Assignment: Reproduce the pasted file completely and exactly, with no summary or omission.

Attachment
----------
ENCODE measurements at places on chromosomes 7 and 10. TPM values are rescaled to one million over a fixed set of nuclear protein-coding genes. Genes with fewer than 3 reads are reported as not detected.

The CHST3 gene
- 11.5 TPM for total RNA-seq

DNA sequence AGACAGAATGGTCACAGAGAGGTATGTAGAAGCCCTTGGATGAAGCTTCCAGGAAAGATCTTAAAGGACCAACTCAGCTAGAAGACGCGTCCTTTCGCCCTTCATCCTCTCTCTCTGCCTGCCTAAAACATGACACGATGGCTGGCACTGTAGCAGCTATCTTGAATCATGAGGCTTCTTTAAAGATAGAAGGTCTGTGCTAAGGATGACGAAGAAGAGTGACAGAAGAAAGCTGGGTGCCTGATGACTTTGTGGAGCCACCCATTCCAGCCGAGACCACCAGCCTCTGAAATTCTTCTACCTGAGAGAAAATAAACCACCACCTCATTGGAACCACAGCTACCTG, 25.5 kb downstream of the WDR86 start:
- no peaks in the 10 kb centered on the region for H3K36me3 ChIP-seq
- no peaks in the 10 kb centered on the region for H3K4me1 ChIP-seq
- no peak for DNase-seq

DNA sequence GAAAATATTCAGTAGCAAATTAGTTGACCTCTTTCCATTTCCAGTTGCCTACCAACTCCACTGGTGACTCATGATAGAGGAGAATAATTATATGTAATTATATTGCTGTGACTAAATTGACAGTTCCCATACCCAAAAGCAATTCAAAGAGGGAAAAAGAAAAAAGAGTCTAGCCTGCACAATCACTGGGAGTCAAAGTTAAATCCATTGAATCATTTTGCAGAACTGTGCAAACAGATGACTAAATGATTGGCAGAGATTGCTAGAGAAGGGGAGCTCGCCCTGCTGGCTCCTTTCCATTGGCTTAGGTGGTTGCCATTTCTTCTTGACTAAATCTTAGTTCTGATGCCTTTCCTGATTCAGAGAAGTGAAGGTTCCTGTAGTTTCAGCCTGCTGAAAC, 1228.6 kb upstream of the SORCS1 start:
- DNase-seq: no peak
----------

ENCODE measurements at places on chromosomes 7 and 10. TPM values are rescaled to one million over a fixed set of nuclear protein-coding genes. Genes with fewer than 3 reads are reported as not detected.

The CHST3 gene
- 11.5 TPM for total RNA-seq

DNA sequence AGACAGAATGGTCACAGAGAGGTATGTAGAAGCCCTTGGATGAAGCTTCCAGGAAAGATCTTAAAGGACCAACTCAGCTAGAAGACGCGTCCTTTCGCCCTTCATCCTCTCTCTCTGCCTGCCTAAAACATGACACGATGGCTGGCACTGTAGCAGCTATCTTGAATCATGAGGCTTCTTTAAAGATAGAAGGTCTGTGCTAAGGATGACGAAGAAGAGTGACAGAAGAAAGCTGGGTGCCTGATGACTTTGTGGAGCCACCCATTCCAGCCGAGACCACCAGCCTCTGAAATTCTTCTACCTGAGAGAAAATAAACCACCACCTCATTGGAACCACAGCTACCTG, 25.5 kb downstream of the WDR86 start:
- no peaks in the 10 kb centered on the region for H3K36me3 ChIP-seq
- no peaks in the 10 kb centered on the region for H3K4me1 ChIP-seq
- no peak for DNase-seq

DNA sequence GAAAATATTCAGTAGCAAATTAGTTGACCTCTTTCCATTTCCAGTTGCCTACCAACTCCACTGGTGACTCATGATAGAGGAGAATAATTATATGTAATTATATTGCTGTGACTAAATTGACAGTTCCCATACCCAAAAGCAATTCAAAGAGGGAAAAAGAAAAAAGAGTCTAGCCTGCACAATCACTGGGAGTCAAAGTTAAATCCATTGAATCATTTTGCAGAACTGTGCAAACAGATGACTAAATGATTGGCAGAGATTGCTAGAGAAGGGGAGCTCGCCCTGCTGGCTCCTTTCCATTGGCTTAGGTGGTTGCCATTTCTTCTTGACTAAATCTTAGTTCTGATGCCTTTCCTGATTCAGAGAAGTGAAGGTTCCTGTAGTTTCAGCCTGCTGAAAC, 1228.6 kb upstream of the SORCS1 start:
- DNase-seq: no peak